The second half of the Batman story by Jim Starlin and P Craig Russell opens Detective 482 (Feb./March 1979).
The villain has captured Batman, and intends to use his mind-transfer machine to take over the hero’s body. Batman breaks free, and destroys the machine, which traps the bad guy in the ape body.
While the chapter in the last issue was a lot of detecting and back story, this second half is largely an extended fight between Batman and the ape.
In an unusual ending, the ape is about to kill Batman when a policeman shoots it, sending it falling to its death. Not a bad story, but maybe not worth being spread over two issues.
Batgirl’s story, by Rozakis and Heck, has Barbara Gordon and her friend in the hands of the Chinese. Her brother Tony Gordon, who had been brought into her series in Batman Family, plays a small but important role in this tale.
While the Chinese try to force Barbara’s confused friend into admitting she is Batgirl, Barbara escapes and gets into costume, and fights the Sino-Superman to free her friend.
The story ends with Tony sacrificing himself to blow up the laboratory and end the threat of these “heroes” for good. Although it kills off the character, it remains a really unsatisfactory ending for his plot line. Especially as the character never returns, and is never spoken of.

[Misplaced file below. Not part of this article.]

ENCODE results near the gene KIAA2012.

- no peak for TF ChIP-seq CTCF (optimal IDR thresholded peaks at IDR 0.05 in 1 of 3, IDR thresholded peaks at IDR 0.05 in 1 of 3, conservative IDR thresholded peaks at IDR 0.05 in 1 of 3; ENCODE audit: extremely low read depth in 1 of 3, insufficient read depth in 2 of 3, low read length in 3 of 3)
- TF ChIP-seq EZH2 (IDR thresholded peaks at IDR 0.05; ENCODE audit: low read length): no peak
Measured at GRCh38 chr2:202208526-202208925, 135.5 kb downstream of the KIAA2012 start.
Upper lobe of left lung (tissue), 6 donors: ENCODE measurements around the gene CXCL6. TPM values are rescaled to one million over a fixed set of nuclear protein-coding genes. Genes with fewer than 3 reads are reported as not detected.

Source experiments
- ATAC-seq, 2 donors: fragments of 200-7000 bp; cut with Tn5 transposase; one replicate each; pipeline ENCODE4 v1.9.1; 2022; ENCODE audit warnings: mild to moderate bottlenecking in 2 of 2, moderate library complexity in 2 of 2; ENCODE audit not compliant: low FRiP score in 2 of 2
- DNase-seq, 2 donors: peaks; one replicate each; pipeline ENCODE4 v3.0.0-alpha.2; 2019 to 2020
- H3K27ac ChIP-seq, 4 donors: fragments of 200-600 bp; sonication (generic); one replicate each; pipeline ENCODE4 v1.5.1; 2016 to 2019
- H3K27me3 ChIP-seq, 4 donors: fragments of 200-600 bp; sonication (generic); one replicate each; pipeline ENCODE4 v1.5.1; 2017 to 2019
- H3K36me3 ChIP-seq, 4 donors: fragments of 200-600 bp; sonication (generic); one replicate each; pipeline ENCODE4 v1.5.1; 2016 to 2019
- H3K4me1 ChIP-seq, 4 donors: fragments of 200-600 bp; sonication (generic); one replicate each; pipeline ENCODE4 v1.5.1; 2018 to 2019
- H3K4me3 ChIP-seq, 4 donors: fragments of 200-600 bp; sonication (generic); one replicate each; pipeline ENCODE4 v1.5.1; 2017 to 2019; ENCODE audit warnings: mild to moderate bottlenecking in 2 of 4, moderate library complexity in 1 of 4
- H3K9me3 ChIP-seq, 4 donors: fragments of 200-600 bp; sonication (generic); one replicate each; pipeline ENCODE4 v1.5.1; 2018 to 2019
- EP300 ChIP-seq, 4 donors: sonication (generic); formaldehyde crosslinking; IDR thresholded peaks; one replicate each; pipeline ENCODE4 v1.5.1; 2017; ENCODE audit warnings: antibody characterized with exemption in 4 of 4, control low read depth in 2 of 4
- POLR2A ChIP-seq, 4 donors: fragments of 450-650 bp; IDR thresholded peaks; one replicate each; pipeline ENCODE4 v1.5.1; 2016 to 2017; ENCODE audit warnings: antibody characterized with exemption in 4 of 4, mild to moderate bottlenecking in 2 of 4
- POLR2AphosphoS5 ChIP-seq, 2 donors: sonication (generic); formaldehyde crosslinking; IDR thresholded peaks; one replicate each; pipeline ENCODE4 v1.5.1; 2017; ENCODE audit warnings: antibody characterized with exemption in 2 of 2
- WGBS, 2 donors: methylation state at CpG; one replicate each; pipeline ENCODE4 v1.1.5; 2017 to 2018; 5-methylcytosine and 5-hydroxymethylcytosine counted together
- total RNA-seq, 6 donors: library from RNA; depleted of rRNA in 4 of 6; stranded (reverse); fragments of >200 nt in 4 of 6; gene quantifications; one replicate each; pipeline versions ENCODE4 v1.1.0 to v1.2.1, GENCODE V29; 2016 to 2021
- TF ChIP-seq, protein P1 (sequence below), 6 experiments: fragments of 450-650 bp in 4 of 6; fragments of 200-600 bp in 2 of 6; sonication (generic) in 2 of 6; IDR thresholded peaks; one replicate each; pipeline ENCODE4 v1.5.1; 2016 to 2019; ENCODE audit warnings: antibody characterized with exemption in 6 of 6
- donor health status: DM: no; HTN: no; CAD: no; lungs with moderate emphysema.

The Demon, who had appeared with Man-Bat in the final issue of Batman Family, gets his own series for a few issues, while Man-Bat takes a break. Len Wein, Michael Golden and Dick Giordano re-introduce Jason Blood and his demonic other half, Etrigan, in the character’s first solo storyline since the end of his own book a few years earlier.
The Eternity Book, which has power over the Demon, is the crux of this tale. It had appeared in his own book as well. It’s theft in this story awakens the Demon, who sets out to retrieve it.
The supporting cast are all brought back. Glenda had last appeared alongside Jason in a Brave and the Bold team-up with Batman. Harry Matthews makes his first appearance since the Demon’s book ended. Randu had last appeared in the short-lived Kobra series, in which he was blinded. To Wein’s credit, Randu is still blind in this story.
Glenda’s lack of knowledge about the Eternity Book allows Randu to exposit about Morgaine le Fay and the fall of Camelot, Merlin bonding Etrigan to Jason Blood, and his immortal life since then.
At the end of the story, Etrigan discovers the book is now in the possession of Baron Tyme, making his second appearance. He had debuted in the first issue of Man-Bat’s brief series.
Bat-Mite makes his only appearance in the 70s in this wonderful little story, barging in to the DC offices to demand he get a story.
As confused editor Al Milgrom tries to explain that he cannot produce a story on his own, Bat-Mite causes writer Bob Rozakis, penciller Michael Golden, inker Robert Smith and more to appear. Essentially, the entire story consists of the people who produced the story.
It’s very silly, very Bat-Mite, and was much beloved when it came out. Bat-Mite next appears in the Ambush Bug History of the DC Universe.
Robin’s story, by Rozakis and Juan Ortiz, closes out this issue. It is told as one of the top men from MAZE looks over footage of their local operatives battles with Robin. We see another aerial battle between Robin and Raven, with Robin stopping the crime, but not the villain.
Then we are introduced to a new MAZE operative, Card Queen.
As with the Raven, he stops her crime, but she manages to escape.
This long running storyline culminates next issue.